The six parallel divisions of Palestine described above, and Israelís
embracing sea and desert were connected with one another in Jesus' day not only by the
highways already mentioned, but also by the local tracks that Joined the towns
and villages of the hill-land. The Hebrew people were never road makers. The
Hebrew word for road means a beaten track. The structure of Palestine presents
difficult problems even to the skilled road engineer. When we see Jesus going from Nazareth to Bethsaida and then over the hills into the regions of Tyre and Sidon, His feet walked for the most part on old tracks where no road-making had
been done. In contrast with these were the great highways which the Romans made,
so that the Roman chariots could pass over them. But most of the traffic,
whether commercial or diplomatic, was camels, donkeys, and horses. Really only a few
of these highways were suited to chariot traffic. The roads in Palestine in the
time of Jesus were as follows.
The road that passed northward up the coastal plain from Gaza, (the port of
the Egyptian desert), past Joppa and Caesarea round the nose of Mount Carmel up
to Tyre, and Sidon. This road, at a point due west of Jerusalem, had a fork running north-eastward, climbing the foothills of Samaria and going through the valleys of Samaria (including that in which Joseph was sold to the Egyptians) to the plain of Esdraelon. Crossing that plain it
climbed the Galilean hills and passed between two strange rocky peaks called
the Horns of Hattin down a ravine in which dwelt thousands of pigeons that were
captured in Jesus' day to be sold in the Temple for the poor to use as sacrificial offerings. Then to the Plain of Gennesaret
which the road then crossed, and north through Capernaum and crossing the Jordan with Mount Hermon on its left, eastward to Damascus.
Starting in the south from Beersheba (the other port of Palestine on the
Egyptian desert), a very
Ancient road climbed northward up the Judean hills to Hebron and through Bethlehem to Jerusalem. The Flight into Egypt from Bethlehem with the infant Jesus
would probably take this route. From Jerusalem the road forked in three directions.
One ran to the left down the steep ravines of the Judean hills to the coastal
plain and to Joppa. It is down this road that Peter would go in the journey described in Acts. The road to the east ran even more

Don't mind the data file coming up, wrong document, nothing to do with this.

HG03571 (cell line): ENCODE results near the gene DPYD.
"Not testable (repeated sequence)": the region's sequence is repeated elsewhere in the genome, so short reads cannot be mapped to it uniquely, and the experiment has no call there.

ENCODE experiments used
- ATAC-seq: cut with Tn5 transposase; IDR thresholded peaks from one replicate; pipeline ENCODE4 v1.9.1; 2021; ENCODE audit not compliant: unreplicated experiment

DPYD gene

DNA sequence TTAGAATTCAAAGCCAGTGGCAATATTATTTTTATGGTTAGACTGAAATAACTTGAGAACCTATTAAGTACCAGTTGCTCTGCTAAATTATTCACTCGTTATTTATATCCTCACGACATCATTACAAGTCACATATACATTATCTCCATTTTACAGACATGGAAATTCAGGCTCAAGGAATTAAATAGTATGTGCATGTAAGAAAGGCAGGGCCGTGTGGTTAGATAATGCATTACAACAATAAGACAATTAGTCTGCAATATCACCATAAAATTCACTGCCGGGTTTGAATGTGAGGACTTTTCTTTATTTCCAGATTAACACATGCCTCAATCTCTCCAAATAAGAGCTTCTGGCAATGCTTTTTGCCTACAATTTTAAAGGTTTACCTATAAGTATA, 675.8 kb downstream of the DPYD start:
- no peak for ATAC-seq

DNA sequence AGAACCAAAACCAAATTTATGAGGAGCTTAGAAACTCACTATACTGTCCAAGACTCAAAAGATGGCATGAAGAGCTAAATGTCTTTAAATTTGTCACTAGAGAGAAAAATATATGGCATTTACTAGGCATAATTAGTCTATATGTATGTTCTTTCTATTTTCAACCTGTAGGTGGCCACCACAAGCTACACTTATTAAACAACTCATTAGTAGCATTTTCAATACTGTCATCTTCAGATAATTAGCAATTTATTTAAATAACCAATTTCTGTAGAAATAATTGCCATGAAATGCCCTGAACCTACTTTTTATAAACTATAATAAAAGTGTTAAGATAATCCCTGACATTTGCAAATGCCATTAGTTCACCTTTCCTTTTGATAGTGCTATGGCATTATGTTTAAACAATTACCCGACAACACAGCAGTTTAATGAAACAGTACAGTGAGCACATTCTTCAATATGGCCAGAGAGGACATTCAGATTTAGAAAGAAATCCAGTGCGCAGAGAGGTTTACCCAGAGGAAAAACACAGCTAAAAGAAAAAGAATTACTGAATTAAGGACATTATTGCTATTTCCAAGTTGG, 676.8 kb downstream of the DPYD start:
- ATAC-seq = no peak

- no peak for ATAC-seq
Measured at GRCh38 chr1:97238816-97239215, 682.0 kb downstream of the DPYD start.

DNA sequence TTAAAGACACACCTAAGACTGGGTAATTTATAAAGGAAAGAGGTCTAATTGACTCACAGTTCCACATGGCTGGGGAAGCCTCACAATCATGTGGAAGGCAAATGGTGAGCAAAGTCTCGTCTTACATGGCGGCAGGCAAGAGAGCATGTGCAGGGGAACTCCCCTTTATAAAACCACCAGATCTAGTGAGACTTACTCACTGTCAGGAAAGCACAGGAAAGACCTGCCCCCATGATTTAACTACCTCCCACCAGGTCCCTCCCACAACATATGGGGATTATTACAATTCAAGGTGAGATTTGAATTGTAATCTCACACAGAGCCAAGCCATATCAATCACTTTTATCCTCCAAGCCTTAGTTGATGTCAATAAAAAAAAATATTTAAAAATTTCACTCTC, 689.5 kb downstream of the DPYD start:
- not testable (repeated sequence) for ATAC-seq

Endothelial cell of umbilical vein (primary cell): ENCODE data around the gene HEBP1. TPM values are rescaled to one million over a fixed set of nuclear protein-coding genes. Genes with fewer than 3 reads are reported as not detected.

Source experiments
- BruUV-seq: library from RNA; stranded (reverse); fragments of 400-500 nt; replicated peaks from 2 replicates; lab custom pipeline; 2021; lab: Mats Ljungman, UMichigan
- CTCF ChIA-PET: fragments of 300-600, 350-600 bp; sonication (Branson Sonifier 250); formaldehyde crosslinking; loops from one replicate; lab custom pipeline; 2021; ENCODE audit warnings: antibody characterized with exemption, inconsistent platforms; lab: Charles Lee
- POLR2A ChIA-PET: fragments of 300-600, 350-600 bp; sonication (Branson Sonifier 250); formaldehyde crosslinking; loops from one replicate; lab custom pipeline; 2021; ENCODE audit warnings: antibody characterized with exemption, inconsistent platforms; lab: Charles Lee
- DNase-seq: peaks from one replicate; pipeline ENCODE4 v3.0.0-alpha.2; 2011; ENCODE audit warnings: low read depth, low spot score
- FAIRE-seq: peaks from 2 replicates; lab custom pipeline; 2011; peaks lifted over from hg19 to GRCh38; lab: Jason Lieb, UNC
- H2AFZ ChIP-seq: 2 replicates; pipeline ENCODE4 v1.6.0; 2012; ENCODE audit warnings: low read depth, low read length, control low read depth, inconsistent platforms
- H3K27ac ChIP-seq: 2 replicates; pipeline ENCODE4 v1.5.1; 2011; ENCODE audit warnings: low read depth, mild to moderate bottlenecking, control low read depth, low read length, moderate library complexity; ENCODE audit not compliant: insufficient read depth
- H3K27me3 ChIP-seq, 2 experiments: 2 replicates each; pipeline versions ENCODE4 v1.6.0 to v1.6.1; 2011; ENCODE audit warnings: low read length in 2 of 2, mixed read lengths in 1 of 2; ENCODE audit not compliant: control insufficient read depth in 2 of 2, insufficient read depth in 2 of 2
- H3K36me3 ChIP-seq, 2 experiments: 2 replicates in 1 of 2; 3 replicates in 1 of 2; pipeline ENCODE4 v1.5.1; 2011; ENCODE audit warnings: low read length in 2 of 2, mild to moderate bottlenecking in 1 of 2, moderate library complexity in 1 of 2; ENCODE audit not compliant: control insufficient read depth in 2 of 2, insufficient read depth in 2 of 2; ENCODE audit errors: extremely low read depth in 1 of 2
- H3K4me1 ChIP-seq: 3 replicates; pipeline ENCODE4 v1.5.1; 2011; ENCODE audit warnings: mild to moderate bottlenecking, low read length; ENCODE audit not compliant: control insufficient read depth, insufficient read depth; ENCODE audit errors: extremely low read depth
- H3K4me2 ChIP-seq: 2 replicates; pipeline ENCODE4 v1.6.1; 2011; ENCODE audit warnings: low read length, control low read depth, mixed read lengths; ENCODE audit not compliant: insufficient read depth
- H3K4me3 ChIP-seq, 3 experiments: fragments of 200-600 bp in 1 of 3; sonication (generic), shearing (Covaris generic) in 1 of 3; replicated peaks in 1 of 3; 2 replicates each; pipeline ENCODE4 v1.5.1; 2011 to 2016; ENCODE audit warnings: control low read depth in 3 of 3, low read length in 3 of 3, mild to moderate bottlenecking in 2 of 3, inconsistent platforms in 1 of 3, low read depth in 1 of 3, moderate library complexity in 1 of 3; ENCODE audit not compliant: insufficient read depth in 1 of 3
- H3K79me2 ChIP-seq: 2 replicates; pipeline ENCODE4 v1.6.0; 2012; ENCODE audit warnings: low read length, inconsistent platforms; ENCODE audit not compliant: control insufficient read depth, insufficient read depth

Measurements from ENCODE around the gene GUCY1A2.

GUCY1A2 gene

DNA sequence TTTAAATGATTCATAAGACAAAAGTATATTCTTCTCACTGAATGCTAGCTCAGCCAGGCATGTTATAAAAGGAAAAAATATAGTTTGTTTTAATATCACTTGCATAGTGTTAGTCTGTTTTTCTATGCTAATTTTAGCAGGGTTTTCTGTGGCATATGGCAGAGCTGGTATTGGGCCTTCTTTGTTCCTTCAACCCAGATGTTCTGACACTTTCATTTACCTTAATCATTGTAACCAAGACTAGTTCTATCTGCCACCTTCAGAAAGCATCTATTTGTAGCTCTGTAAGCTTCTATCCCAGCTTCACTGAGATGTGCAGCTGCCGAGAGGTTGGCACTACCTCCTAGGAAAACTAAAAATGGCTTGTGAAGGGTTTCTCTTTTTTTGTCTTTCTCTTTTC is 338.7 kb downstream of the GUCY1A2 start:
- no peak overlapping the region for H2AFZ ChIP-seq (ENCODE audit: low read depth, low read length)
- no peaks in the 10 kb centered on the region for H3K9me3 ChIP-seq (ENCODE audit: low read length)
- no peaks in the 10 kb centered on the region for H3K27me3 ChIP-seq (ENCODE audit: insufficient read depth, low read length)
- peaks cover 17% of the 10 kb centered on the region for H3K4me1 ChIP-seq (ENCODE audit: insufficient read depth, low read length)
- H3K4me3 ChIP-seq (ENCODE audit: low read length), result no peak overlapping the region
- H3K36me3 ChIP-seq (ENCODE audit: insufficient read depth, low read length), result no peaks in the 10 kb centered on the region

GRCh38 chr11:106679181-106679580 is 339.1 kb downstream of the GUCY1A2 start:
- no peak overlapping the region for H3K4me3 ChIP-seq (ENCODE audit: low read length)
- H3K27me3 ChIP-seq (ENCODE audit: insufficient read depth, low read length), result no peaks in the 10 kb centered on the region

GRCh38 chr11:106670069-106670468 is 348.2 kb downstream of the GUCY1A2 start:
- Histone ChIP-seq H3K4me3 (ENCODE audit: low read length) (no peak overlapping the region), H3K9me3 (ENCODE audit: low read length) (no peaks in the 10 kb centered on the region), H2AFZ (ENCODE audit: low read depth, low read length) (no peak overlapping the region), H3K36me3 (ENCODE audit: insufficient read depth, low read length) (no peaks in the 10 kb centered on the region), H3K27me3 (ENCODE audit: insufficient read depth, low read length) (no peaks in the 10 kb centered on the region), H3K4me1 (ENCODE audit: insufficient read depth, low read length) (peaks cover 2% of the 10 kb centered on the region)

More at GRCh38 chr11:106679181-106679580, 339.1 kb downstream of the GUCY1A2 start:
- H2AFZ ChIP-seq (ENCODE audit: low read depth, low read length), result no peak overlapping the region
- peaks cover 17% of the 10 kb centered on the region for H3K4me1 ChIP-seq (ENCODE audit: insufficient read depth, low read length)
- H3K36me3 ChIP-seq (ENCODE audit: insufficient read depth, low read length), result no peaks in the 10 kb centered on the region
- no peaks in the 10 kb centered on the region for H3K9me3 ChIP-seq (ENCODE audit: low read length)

steeply down past Bethany to the deep trench of the Jordan valley. This is the road from Jerusalem to Jericho (a descent of 3500 feet in 14 miles) that is the scene of the story of the
Good Samaritan; and up its steep slopes Jesus came from Transjordania, the Jordan
Valley, and Jericho, to face trial and death at Jerusalem.
Another road from Jerusalem ran directly northward over the hills of Judea, passing by the site of Bethel and descending into a small plain before
lifting again to the hills of Samaria under the shadow of Mount Gerizim and Mount
Ebal. Through Samaria it runs past the foot of Mount Gilboa across the Plain of
Esdraelon, where one fork runs north-westward to Nazareth and another
north-eastward by the foot of Mount Tabor and the north end of the Lake of Galilee, where it joins up with the great Way of the Sea. It will be seen that none
of these roads to and from Jerusalem is a great international highway. The roads
or tracks are there because Jerusalem exists; and they simply lead to and from
the Holy City.
Moving still farther east we come upon another series of routes important in
the life of Jesus. The Gospels tell us that He took the road from Galilee to
Jerusalem through Samaria on at least one occasion. The fierce hostility of the
Samaritans to the Jews, however, led Jews when traveling from the north to
Jerusalem to turn eastward at Jezreel (the eastern gap from the Plain of Esdraelon
into the Jordan Valley), and go down into that valley to join a road running
southward on the western side of the river to Jericho. There the pilgrims to
Jerusalem would turn west again to climb up to Jerusalem, having avoided Samaria.
Still farther east, on the Transjordania side of the Jordan River, roads ran
in Jesus' time between the Graeco-Roman cities of Decapolis. It is highly probable that in His last journey (associated in Luke with the
parables of the lost money, the lost sheep, and the prodigal son) Jesus walked upon these roads, Which ran through Philadelphia, Gerasa,
Gadara and up to Damascus. The road from Amman also ran southward. Jesus did not
take this road; but as it ran near to the Castle of Machaerus, in which John the Baptist was imprisoned by Herod Antipas, John himself may have been led in chains
along that route.
"I marvel that whereas the
ambitious dreams of myself, Caesar, and Alexander should have
vanished into thin air, a Judean peasant - Jesus should be able to
stretch his hands across the centuries and control the destinies of
men and nations." - Napoleon
I Bonaparte (1809)